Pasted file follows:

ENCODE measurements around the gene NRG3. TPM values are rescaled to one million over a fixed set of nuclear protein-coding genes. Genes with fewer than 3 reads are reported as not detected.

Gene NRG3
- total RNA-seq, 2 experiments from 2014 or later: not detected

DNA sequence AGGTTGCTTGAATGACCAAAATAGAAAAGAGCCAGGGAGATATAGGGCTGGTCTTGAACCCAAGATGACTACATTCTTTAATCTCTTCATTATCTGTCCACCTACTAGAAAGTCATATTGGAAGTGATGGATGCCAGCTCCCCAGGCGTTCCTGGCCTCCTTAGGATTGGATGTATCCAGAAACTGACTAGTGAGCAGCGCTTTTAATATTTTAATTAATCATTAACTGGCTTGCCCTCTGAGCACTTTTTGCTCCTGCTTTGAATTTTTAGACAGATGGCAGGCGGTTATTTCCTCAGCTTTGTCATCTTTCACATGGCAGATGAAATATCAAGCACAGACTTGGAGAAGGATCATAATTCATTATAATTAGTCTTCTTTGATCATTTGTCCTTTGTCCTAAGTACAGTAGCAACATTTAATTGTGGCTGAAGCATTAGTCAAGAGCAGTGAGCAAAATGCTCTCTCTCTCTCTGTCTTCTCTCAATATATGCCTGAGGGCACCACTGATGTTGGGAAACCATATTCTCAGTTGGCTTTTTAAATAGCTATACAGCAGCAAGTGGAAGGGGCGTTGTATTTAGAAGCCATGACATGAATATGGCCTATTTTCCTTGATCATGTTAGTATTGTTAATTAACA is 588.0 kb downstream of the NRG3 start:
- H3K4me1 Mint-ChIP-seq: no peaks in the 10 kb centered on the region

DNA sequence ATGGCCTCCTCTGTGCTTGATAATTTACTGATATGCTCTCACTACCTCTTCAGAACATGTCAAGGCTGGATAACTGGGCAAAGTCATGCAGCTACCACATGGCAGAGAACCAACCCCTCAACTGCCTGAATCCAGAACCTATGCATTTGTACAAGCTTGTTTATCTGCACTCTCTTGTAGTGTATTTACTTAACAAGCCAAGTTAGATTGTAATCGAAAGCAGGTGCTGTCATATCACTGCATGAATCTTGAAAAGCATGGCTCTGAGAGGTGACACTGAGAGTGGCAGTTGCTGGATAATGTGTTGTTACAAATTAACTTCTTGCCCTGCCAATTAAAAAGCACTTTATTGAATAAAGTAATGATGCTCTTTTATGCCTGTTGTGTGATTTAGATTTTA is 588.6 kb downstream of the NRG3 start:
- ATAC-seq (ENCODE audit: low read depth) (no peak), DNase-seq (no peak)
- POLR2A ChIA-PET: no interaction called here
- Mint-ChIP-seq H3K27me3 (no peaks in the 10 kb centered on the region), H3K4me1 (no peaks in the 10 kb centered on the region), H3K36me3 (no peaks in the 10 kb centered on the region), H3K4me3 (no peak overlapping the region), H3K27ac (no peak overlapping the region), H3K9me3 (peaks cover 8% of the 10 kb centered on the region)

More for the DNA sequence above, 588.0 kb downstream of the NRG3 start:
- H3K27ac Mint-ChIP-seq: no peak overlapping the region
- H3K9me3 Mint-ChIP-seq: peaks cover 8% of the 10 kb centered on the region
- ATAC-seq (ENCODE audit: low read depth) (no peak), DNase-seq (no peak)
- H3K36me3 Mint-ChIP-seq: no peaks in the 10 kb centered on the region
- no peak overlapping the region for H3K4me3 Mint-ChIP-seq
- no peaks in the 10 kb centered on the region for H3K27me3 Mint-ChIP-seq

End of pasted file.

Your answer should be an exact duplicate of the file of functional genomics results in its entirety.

ENCODE measurements around the gene NRG3. TPM values are rescaled to one million over a fixed set of nuclear protein-coding genes. Genes with fewer than 3 reads are reported as not detected.

Gene NRG3
- total RNA-seq, 2 experiments from 2014 or later: not detected

DNA sequence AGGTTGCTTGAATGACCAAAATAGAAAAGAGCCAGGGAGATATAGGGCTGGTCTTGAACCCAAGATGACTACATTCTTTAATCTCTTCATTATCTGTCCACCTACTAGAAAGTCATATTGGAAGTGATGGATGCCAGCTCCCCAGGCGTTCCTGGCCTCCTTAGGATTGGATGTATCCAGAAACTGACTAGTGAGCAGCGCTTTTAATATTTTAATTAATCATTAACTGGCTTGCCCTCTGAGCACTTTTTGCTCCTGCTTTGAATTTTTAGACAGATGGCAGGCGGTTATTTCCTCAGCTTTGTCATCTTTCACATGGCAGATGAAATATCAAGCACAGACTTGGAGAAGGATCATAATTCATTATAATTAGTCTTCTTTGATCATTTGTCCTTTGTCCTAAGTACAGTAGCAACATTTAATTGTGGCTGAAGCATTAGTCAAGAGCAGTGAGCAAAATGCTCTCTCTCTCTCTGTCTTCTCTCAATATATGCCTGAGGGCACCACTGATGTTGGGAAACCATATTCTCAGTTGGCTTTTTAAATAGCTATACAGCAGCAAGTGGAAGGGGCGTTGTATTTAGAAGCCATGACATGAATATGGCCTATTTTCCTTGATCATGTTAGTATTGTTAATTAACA is 588.0 kb downstream of the NRG3 start:
- H3K4me1 Mint-ChIP-seq: no peaks in the 10 kb centered on the region

DNA sequence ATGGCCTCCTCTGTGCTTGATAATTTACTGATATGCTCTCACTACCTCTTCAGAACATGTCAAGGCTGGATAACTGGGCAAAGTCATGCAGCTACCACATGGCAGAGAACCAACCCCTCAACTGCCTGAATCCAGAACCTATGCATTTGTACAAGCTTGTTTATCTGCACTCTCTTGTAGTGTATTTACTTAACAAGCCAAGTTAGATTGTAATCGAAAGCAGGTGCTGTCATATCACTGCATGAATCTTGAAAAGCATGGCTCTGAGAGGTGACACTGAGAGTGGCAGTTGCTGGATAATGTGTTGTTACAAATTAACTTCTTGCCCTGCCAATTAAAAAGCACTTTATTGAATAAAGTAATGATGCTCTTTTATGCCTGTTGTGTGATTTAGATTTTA is 588.6 kb downstream of the NRG3 start:
- ATAC-seq (ENCODE audit: low read depth) (no peak), DNase-seq (no peak)
- POLR2A ChIA-PET: no interaction called here
- Mint-ChIP-seq H3K27me3 (no peaks in the 10 kb centered on the region), H3K4me1 (no peaks in the 10 kb centered on the region), H3K36me3 (no peaks in the 10 kb centered on the region), H3K4me3 (no peak overlapping the region), H3K27ac (no peak overlapping the region), H3K9me3 (peaks cover 8% of the 10 kb centered on the region)

More for the DNA sequence above, 588.0 kb downstream of the NRG3 start:
- H3K27ac Mint-ChIP-seq: no peak overlapping the region
- H3K9me3 Mint-ChIP-seq: peaks cover 8% of the 10 kb centered on the region
- ATAC-seq (ENCODE audit: low read depth) (no peak), DNase-seq (no peak)
- H3K36me3 Mint-ChIP-seq: no peaks in the 10 kb centered on the region
- no peak overlapping the region for H3K4me3 Mint-ChIP-seq
- no peaks in the 10 kb centered on the region for H3K27me3 Mint-ChIP-seq